With ‘Ecstatic Computation’ Caterina’s basically mastered the art of extracting a contemplative wonder from her machines, creatively using formal process to manipulate the listener’s temporal and proprioceptive senses, subtly distorting our perception of time and space with spellbinding and psychedelic effect. Most crucially, just like her fellow Italian composer, Lorenzo Senni, Barbieri achieves this effect through minimalist means, with a certain magick lying in the way she allows her machines’ full voice to speak as fluidly as the languages of classical music, but with the immediacy of Trance.
From the vertiginous scale and epic breadth of ‘Fantas’, thru the intensely expressive miniature ‘Spine of Desire’, to the balletic agility of ‘Closest Approach to Your Orbit’, Barbieri veritably dances on our nerve endings, before swiftly inverting that headlong futurism with the chamber-like design of ‘Arrows of Time’, featuring vocals by Annie Gårlid (UCC Harlo) and Evelyn Sailor, and wrapping up with the visceral ecstasy of ‘Pinnacles of You’ and a spine-freezing finale ‘Bow of Perception’.
It’s glorious, life-affirming stuff, sure to send her audience stratospheric.
Xiu Xiu’s Hyunhye Seo commands avant-garde piano clatter and drone noise conceptually relating to the mysterious life cycle of eels in her 2nd solo album on Room 40
‘Eel’ continues Hyunhye’s fascination with long slippery objects from 2021’s ’Strands’ across two sidelong works that better weave and consolidate its constituent parts. Where ’Strands’ delineated into sides of drone and piano, respectively, ‘Eel’ binds them with a slow-burning, seething intensity and more psychedelic sensibilities, resulting the oceanic noise waves and psychological horror piano discord keeling into end-of-rope abandon on ‘Eel I’, and the relative respite of the calm before the storm in ‘Eel II’, which soon calves into blizzarding industrial noise just-about-harnessed form the edge of the abyss by her command of the whip and bridle.
“A Note From Hyunhye Seo: Every year, the eels arrive in Sargasso. The eels that sprang to life when the sun god Atum warmed the Nile, the eels generated within the entrails of the earth, from the rubbing of the rocks and dew drops on riverbanks, they travel thousands of kilometres to Sargasso to breed. Their larvae, eels of glass, move to freshwater homes, crawling across land or up waterfalls if necessary, breathing through their skins, to get to where they want to go, although no one knows exactly where or why. Sometimes, they eat snakes and birds. After decades, when they're ready to breed, they stop eating and develop sex organs, and they travel back to Sargasso. If they can't go back to Sargasso, they never fully mature. They just stop ageing.
No human has seen eels breed. Freud dissected over 400 eels in search of eel testicles. Aristotle thought they grew from earthworms in dirt. No one knows why they go where they go, or how they find their way back. Creatures of mud and rain, fluid in time and age, unabashed in its metamorphosis, unknown yet always found.”
The debut from 15-piece South African-Mozambican ensemble IzangoMa is an electro-acoustic fusion of spiritual jazz and splintered analog synthesis that dissolves local folk flavors into a lysergic slop of electrified rhythms, tangled riffs and passionate vocals.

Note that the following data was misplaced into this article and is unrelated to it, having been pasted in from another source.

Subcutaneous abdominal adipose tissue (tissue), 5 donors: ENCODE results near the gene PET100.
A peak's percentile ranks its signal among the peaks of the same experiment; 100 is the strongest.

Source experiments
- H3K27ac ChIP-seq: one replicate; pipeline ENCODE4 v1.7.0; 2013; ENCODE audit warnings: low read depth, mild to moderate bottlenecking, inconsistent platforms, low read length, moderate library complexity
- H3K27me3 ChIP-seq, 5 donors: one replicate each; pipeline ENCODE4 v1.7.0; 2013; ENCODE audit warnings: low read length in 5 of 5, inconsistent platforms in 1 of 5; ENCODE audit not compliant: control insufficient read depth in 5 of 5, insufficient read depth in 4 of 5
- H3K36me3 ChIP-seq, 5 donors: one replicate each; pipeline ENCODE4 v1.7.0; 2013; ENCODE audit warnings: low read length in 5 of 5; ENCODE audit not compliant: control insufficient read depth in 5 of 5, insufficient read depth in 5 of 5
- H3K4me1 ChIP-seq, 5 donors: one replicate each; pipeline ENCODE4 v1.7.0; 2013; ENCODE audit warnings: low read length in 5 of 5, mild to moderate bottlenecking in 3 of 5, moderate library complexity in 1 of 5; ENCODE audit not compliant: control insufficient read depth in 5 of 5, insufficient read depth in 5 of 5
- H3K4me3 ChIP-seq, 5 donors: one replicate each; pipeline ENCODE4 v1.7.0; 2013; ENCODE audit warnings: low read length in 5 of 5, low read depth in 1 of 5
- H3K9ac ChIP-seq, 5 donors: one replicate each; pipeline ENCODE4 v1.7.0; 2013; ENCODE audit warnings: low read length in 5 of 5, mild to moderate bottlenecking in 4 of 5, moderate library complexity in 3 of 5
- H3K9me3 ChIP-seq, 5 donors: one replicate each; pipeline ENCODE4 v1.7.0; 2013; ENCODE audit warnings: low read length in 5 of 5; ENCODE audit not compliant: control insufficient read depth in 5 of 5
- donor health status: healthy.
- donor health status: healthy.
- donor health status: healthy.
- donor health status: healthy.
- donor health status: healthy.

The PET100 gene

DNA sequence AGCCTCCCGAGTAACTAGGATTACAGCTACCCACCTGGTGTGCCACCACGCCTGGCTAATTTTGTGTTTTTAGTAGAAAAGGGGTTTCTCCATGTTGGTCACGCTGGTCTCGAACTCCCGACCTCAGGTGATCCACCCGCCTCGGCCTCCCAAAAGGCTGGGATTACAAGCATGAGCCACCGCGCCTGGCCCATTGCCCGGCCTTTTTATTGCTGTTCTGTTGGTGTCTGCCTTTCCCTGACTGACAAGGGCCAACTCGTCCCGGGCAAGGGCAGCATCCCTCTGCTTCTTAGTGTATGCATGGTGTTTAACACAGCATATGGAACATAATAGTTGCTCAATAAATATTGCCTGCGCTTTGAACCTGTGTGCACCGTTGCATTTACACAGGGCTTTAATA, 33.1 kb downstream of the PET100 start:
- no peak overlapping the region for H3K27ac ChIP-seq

IzangoMa started its evolution when vocalist and keyboard player Sibusile Xaba met percussionist and electronics whizz Ashley Kgabo in 2016. Sibusile had been running workshops in Mozambique and wondered what it might be like to incorporate them in the music he and Ashley were working on, and the music began to take on a life of its own. Across 11 tracks, they work not in a top-down fashion, but let the music develop from the sprawling ensemble. "Even this idea of this music being a voice of remembering the feminine energy," Sibusile says. "That wasn’t there. It developed as the music was leading us. And funny enough, every song is talking about mothers. This wasn’t something that we planned."
The band's tracks don't adhere to any established rules, soaking up township styles like pantsula and bubblegum, and blending them into a Sun Ra-style cacophony of jazz and manic electronics. On 'Birds (Of a Feather)' IzangoMa sound as if they're funneling heaving soundsystem sub bass and frenetic drum machine gulps into a moonlit ritual, and 'Q & A' is minimal and dubby, blessed with woozy oscillations and unsettling environmental whirrs. But the band are clearly in their element when they're allowed free reign to jam - the 14-minute 'Mgung u Ndlovu' begins with a cloud-punching horn solo, but quickly fractalizes into an ecosystem of rustling bells, surreal synths and rattly, unstable rhythms.
Transgressive Records reissue the debut recording from Beverly Glenn-Copeland.
"Long out of print recording from Beverly Glenn Copeland. A modern jazz-folk masterpiece originally recorded for CBC and released as a private promo only pressing, remastered and re-cut for this release by Guy Davie, featuring "Don't Despair" and "Durocher"."
Anthony Pateras' A Dread of Voids on Another Timbre.
"Two beautiful recent works for ensemble by Australian composer Anthony Pateras, one performed in Naarm / Melbourne, Australia, the other in Berlin."
Blackpool’s VHS Head adapts his freakish ferric electro sleaze to soundtrack an imaginary sci-fi set on the Fylde coast.
Raised on ‘80s video nasties and the sound of seafront arcade machines in the UK’s most beloved, if knackered, resort, VHS Head has made a virtue of his home town’s putative reputation since the ‘Video Club’ EP and via subsequent albums ‘Trademark Ribbon of Gold’ and ‘Persistence of Vision’. Comparable with the likes of Moon Wiring Club for a sense of bloody-minded, retrofuturist approach and results that speak to a certain sort of northern eccentricity and nous, his records are held in high acclaim by us and other freaks hailing to this region, not to mention far beyond, and ‘Phocus’, following the story of its titular protagonist, is arguably VHS Head’s magnus opus.